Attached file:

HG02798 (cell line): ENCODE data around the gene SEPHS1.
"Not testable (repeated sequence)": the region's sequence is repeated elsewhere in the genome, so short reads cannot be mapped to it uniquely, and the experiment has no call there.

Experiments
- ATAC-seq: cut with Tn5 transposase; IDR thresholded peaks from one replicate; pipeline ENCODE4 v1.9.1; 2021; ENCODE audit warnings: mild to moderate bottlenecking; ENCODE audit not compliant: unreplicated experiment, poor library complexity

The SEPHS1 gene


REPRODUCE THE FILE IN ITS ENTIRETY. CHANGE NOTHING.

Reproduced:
HG02798 (cell line): ENCODE data around the gene SEPHS1.
"Not testable (repeated sequence)": the region's sequence is repeated elsewhere in the genome, so short reads cannot be mapped to it uniquely, and the experiment has no call there.

Experiments
- ATAC-seq: cut with Tn5 transposase; IDR thresholded peaks from one replicate; pipeline ENCODE4 v1.9.1; 2021; ENCODE audit warnings: mild to moderate bottlenecking; ENCODE audit not compliant: unreplicated experiment, poor library complexity

The SEPHS1 gene